Fire prevention is everyone’s business
Published on 27 November 2019
Pyrenees Shire Council is urging residents to prepare and plan for the fire season ahead.
Council has a role in fire prevention, through the work of the Municipal Fire Prevention Officer under the CFA Act.
Council’s annual fire prevention program is well underway with roadside slashing and the annual review of the shire’s Places of Last Resort.
The MFPO inspects properties throughout the Pyrenees Shire, looking to see whether owners are maintaining appropriate levels of vegetation and reducing fuel loads, particularly in high-risk areas.
Property owners who have excess vegetation; for example large amounts of branches piled up or long grass, and debris are issued a Fire Prevention Notice.
A notice is a reminder for that property owner to reduce the fire risk at their place, helping themselves and their neighbours. Residents typically have 14 days to comply with the notice or get in touch with Council to discuss the issue.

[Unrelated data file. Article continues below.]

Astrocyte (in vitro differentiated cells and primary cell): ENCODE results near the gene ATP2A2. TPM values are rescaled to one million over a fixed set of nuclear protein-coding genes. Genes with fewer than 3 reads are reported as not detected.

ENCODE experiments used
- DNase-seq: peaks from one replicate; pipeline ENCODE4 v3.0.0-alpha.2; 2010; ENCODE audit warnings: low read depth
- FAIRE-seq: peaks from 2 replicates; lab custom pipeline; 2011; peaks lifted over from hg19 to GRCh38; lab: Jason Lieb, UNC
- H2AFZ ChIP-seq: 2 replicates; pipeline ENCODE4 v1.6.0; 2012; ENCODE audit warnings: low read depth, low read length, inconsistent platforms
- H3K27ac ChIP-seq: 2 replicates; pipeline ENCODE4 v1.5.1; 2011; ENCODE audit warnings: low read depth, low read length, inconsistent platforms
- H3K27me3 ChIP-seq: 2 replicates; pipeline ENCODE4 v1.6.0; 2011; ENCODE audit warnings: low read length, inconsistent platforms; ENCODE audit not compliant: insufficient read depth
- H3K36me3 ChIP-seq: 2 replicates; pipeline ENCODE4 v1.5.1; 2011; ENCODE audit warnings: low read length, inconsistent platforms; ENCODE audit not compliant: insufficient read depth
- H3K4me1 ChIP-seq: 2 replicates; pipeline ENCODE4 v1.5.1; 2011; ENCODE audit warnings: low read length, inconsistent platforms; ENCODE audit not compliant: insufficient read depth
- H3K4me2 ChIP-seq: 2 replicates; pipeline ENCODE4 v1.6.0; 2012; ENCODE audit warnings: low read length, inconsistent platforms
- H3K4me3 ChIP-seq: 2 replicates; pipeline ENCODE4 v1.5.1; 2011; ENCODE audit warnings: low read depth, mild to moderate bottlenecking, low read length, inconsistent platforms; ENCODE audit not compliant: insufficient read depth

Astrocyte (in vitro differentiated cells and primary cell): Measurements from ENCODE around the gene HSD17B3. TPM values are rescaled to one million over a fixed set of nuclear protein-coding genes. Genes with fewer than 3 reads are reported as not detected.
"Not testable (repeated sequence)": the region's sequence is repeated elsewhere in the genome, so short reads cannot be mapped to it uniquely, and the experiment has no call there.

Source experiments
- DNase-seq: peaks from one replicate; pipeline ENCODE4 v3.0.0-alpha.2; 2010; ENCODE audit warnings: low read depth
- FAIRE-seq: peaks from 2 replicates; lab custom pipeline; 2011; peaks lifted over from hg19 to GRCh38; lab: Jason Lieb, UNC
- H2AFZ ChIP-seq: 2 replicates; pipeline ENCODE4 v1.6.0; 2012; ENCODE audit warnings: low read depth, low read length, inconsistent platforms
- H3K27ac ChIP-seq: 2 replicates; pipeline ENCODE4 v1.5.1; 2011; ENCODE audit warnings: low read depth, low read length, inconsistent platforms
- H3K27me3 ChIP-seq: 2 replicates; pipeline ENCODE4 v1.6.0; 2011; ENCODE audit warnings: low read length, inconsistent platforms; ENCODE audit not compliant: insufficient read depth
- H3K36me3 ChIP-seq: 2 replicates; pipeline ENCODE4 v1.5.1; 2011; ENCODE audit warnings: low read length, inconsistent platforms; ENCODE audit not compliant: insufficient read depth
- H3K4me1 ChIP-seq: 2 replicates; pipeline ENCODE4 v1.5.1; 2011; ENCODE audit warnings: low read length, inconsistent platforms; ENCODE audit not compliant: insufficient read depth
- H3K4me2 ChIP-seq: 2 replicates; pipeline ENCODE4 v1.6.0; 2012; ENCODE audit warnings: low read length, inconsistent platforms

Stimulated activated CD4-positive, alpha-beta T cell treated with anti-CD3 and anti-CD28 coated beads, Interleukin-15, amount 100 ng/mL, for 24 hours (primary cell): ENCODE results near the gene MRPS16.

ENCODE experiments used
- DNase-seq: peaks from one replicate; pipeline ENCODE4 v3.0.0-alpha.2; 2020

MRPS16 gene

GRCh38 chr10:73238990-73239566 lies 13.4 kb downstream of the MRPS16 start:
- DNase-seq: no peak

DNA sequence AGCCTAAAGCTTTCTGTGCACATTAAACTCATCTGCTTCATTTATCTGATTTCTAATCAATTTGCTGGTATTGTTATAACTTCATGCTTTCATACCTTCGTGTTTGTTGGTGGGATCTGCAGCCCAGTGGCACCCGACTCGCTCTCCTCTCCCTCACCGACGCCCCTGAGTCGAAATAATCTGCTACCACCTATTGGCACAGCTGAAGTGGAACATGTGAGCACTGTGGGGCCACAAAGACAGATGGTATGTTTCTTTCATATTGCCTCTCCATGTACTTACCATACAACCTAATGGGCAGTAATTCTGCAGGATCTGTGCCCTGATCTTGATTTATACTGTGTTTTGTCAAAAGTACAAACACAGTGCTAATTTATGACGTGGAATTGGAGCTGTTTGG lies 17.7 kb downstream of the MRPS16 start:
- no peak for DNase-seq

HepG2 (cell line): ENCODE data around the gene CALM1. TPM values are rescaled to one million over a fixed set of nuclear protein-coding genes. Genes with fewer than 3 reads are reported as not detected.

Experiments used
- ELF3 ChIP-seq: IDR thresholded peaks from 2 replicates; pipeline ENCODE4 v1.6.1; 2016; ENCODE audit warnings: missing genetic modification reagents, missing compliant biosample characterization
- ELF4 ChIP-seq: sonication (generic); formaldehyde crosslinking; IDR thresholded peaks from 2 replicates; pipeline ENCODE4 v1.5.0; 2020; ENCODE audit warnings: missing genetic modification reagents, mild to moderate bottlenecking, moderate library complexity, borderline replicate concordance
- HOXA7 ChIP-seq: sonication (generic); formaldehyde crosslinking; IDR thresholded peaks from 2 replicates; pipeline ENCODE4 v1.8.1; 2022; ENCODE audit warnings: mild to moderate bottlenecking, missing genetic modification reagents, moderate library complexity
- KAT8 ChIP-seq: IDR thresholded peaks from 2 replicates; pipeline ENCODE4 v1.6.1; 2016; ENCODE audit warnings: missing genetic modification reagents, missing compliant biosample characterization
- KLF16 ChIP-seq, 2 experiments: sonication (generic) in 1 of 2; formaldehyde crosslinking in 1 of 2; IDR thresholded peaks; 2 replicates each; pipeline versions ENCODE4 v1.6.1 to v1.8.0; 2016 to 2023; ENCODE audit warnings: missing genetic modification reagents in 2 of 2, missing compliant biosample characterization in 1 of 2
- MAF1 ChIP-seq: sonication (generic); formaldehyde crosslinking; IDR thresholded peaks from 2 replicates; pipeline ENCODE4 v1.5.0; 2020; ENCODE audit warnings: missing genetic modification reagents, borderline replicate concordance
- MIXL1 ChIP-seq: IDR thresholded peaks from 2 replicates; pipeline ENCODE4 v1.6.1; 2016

Council Mayor Tanya Kehoe said property owners needed to continue checking previous burn offs for re-ignition.
“There was a case in Waubra where the hot and windy conditions last week stirred up a previous burn off, but thankfully it didn’t spread,” Cr Kehoe said.
“People need to be mindful of old burn offs, particularly near plantations where fire can travel underground through root systems,” she said.
The Country Fire Authority has declared the Fire Danger Period in the north of the Pyrenees Shire. The north region includes Beaufort, Snake Valley and Lake Goldsmith. Areas not in this region include Carranballac, and Stoneleigh.
Cr Kehoe said all residents of the Pyrenees needed to prepare and practice a fire plan.
“It needs to be a plan for you, your family, your property and your animals as well as take into account your trigger to enact it,” she said.
“The CFA has resources available to help you with your plan, and I would encourage you to attend any planned Fire Ready Victoria meetings scheduled in your community.”